“Mitt,” a Netflix original documentary released on Jan. 24, follows the two failed presidential campaigns of Mitt Romney. The film was promoted with the tagline: “Whatever side you’re on, see another side.”
As an open Obama supporter, I felt that the film accomplished its goal.
Producer Greg Whiteley humanizes the two-time presidential candidate by focusing less on Romney as a politician and more on Romney as a family man. This unique lens that Romney is shown through caused me to find him rather likable regardless of my differing political beliefs.
The role of Romney’s family as his key advisors and supporters is shown from the beginning. A scene from 2006 shows a family meeting, where the group weighs the pros and cons of Romney running in the 2008 election. I couldn’t help but chuckle a little bit at Romney’s daughter-in-law’s response:
“Well, a con? You would be the president.”
She’s right. It’s hard to imagine the stress involved in the road it takes to get to the Oval Office as well as eventually becoming the leader of the free world. So, all politics aside, Romney gets major respect from me just for running.
When asked if she would want to see her husband run again in 2012 after losing the primaries of 2008, Ann said, “I think I need to write myself some notes as to why I would not want to do that again…The answer’s no. It’s too much.”
Romney must live by the motto “If at first you don’t succeed, try again,” because the film flashes forward four years to Romney accepting the Republican presidential nomination in 2012. Although I know Romney’s story ends in defeat, I couldn’t help but be intrigued by the emotion in the days leading up to Nov. 6, 2012.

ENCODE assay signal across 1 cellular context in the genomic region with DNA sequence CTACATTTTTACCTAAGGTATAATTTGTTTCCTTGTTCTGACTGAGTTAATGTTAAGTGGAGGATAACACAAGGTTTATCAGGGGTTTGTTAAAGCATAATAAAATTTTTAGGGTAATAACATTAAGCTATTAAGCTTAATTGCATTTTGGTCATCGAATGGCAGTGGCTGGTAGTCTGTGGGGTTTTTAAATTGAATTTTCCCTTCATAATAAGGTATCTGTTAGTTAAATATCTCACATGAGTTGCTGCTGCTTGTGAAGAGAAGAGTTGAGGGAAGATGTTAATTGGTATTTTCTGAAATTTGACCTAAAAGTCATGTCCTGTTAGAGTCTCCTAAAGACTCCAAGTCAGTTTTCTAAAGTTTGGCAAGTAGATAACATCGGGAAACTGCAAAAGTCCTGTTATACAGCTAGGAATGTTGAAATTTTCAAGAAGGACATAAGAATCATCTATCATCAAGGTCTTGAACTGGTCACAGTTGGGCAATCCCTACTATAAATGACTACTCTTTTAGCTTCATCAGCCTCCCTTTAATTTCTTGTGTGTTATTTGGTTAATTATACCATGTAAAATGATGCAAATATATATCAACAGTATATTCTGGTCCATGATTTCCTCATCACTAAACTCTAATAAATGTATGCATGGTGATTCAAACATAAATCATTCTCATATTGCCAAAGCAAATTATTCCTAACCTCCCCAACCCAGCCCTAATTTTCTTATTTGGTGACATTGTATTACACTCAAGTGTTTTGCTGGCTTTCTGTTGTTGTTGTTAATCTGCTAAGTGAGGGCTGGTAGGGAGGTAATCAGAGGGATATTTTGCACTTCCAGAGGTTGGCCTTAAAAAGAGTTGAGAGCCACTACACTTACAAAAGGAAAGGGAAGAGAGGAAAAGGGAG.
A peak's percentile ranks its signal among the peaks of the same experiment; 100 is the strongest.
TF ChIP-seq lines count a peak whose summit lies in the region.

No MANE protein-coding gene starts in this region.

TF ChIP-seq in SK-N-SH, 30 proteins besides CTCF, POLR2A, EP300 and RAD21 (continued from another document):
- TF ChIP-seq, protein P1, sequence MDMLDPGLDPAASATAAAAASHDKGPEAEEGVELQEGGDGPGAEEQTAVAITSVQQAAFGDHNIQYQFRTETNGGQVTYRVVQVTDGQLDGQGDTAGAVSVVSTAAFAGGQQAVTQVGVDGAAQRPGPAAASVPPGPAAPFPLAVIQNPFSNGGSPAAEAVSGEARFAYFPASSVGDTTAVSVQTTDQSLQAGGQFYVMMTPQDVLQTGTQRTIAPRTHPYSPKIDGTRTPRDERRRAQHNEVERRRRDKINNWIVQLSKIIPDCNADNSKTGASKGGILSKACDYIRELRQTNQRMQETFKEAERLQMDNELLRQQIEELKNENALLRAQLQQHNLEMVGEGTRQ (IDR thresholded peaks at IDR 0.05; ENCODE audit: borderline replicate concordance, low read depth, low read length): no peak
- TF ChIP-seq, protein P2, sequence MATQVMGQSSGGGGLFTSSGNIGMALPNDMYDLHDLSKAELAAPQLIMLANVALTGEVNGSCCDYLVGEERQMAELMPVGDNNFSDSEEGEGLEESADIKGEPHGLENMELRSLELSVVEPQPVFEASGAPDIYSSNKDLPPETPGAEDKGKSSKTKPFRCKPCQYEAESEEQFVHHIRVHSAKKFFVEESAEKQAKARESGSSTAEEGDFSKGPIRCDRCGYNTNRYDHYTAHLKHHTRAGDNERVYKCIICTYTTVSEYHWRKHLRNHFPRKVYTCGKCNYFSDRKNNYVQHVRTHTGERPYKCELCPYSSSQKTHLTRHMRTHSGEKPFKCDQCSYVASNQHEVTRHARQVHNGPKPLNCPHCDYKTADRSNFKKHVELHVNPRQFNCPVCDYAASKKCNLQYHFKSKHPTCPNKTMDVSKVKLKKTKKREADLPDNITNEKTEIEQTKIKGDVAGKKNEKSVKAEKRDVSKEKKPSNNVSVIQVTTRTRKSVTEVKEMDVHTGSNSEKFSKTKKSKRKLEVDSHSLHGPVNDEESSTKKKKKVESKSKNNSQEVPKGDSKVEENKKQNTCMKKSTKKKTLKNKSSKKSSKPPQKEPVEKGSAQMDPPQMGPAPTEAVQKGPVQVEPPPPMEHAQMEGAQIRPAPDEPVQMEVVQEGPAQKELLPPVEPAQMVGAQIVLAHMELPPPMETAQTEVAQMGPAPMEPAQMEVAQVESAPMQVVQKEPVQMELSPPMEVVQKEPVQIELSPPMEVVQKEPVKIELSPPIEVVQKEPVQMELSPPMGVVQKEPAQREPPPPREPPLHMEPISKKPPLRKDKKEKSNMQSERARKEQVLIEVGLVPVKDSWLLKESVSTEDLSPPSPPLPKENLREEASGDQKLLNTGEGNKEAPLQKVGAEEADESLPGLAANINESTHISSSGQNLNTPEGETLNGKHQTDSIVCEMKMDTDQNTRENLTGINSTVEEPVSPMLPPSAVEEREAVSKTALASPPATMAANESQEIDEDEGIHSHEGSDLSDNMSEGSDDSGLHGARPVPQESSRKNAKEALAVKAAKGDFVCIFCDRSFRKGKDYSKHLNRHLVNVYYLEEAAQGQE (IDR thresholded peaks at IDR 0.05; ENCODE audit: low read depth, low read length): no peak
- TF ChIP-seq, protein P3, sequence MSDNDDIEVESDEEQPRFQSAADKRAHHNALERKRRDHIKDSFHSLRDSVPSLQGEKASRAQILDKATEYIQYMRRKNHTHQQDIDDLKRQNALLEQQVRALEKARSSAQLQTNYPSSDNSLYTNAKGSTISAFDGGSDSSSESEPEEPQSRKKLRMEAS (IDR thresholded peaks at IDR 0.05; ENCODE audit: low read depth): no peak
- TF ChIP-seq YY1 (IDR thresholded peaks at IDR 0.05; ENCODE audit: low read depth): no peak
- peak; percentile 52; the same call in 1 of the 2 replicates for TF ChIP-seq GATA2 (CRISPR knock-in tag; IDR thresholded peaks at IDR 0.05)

I thought some of the most valuable parts of the film were those that showed Romney’s moments of uncertainty and insecurity the public wouldn’t otherwise see. Like how Romney taps his feet in anxiety before he walks into the Oct. 3 Presidential debate against Barack Obama. Or how the night of the 2012 election, he cleans his hotel room nervously while listening to the poll updates.
The time he spends with his family truly give a glimpse into the man Romney truly is. On the campaign trail, he sits gathered with his family around plastic to-go boxes of fries and sandwiches listening to a humorous NPR episode of “This American Life.”
Whiteley also shows us some laugh-out-loud moments. I got a kick out of watching Romney attempt to iron his own suit while wearing it, with Romney simply stating,“Ouch.” I also giggled at the South Carolina natives on the 2008 campaign trail with who couldn’t answer the question “Do you know who Mitt Romney is?”
Then there are the inevitable not-so-funny moments. The night of the 2012 election shows Romney in a hotel room, surrounded by loved ones. Tears well up in his granddaughter’s eyes as he asks the room, “So what do you say in a concession speech?”
Although I wish it included more elements of the campaign beyond that of the role Romney’s family played, I felt like this documentary gave a wide range of emotions that occurred behind the scenes. Overall, I really enjoyed this film and would recommend it to anyone who is interested in viewing a look into life on the campaign trail.
If you were a strong Romney supporter, you will probably want a box of Kleenex nearby, but if you didn’t consider yourself a Romney fan before, prepare to “see another side.”